Where, oh where, is the moolah coming from to drive up those prices? The 1% and corps? Ya think. Guess what happens if Donald J. Quisling and friends gives such 1) a huge tax break and/or 2) a tax holiday to re-patriate overseas moolah? Yet more moolah chasing Treasuries. The Donald J. Quisling solution: push through legislation to change how Treasuries are sold. No longer at auction, with a fixed coupon, but with a fixed interest rate. That way right wingnuts can explicitly transfer wealth from the many to the few without all the hand-waving that goes on these days.

The sell-off from the Fed is a hand-waving method to drive up the interest rate: increase supply of instruments will drive price down and interest rate up to where it should be for the idle money rich. Amerika, such a great country. Just don't get sick.

18 September 2017

Where Have Oli Garchs Gone?

For those with short memories, this is how the Russian Oligarches got rich.
Zinke declined to say whether portions of the monuments would be opened up to oil and gas drilling, mining, logging and other industries for which Trump has advocated. It was not clear from the memo how much energy development would be allowed on the sites recommended for changes, although the memo cites increased public access as a key goal.

You wanna bet?

13 September 2017

The End of Civilization

The 19th and 20th centuries gave us things like the steamboat, standardized rail networks, the periodic table, vaccines, and the dishwasher. Today Apple gives us
One of the other features for the technology shown by Apple was the ability to generate a face mesh and map new textures to it, such as new SnapChat 'masks', or animated emoji in Message. The hardware will map 50 muscle tracking points, and a user can choose one of twelve animal emoji (fox, cat, dog, pig, unicorn, poop emoji) and record a ten second message where the 'ani-moji' will mimic in real-time how the user is moving and speaking in order to send to the other person. Apples plan here is to open the resources up to developers to use in their own applications.

If any of you dear readers have doubted these endeavors' insistence that we've reached the asymptote of progress, doubt no more.

Thought for the Day - 13 September 2017

In case it hasn't been obvious, Donald J. Quisling has been very, very busy not draining the swamp. In fact, he's been very busy stocking it with alligators and other predatory critters.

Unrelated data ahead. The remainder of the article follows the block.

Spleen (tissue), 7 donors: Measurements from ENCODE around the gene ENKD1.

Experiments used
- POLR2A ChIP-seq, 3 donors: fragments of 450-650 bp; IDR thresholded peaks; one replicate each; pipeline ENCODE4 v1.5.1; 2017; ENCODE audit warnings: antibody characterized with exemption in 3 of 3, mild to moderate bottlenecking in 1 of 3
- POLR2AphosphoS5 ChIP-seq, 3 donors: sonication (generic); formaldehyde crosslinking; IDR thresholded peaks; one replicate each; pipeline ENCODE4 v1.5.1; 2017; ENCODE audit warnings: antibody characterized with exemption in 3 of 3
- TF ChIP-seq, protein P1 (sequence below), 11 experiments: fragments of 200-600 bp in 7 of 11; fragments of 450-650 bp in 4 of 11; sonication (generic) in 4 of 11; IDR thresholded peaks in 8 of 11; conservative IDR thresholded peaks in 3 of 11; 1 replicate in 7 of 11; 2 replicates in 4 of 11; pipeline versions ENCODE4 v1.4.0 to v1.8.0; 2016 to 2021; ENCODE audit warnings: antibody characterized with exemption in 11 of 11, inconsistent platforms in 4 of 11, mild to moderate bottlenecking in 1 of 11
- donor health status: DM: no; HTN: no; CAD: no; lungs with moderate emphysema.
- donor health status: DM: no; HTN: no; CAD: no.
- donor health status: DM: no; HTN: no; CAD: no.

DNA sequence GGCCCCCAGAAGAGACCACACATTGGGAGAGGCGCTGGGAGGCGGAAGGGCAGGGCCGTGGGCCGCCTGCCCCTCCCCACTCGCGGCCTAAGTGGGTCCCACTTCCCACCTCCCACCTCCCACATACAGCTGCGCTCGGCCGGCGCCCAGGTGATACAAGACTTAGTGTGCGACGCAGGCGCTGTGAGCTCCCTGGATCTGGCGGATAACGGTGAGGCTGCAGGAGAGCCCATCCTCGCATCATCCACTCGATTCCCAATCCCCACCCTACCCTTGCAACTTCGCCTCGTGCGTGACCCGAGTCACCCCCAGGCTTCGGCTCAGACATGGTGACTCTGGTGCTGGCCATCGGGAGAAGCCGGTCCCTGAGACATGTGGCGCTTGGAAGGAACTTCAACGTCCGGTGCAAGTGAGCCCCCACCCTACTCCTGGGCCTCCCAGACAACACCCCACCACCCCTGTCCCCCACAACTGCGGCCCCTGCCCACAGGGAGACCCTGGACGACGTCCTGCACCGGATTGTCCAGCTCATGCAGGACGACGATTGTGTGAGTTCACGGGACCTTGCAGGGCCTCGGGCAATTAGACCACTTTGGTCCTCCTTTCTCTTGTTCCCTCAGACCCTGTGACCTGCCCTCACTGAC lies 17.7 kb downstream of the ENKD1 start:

Tens of thousands of former students who say they were swindled by for-profit colleges are being left in limbo as the Trump administration delays action on requests for loan forgiveness, according to court documents obtained by The Associated Press.

Putting the crooks in charge isn't draining the swamp, of course.
In August, Education Secretary Betsy DeVos picked Julian Schmoke Jr., a former associate dean at DeVry University, as head of the department's enforcement unit. She also has tapped a top aide to Florida's attorney general who was involved in the decision not to pursue legal action against Trump University to serve as the agency's top lawyer. More than 2,000 requests for loan forgiveness are pending from DeVry students.

Isn't just such corruptions what you would expect from a convicted crook?

Other Trump administration agencies also have hired staffers who previously worked on behalf of the industry they now regulate. For example, Nancy Beck, deputy assistant administrator at the Environmental Protection Agency, used to work at the American Chemistry Council, the industry's leading trade group.

And, of course, the creme-de-la-creme of corporate enablers, Scott "To use time and effort to address [climate change] at this point is very, very insensitive to this people in Florida" Pruitt running EPA.

01 September 2017

Thought for the Day, 1 Sep 2017

Contempt for governance at the statehouse generally, and the local level specifically, is why Houston is wiped out. They did it to themselves in the name of "freedom". So, they want to be free to do as they please. The Blue states shouldn't send them a dime, because they'll just do it again.

29 August 2017

We Are The World

Yesterday's cautionary tale of dog ownership began thus:
Perhaps the defining characteristic of humans is the drive to divide. We classify just about everything we know, or just think we know, about the world into, generally, two groups. Us and them. Catholics and Protestants.

I didn't know then that Gina Kolata would take up the theme today. Hers is not the first news report I've seen dealing with the trauma of white folk finding out they're not really. And, no surprise, much more of the white supremacist South isn't lily white than elsewhere.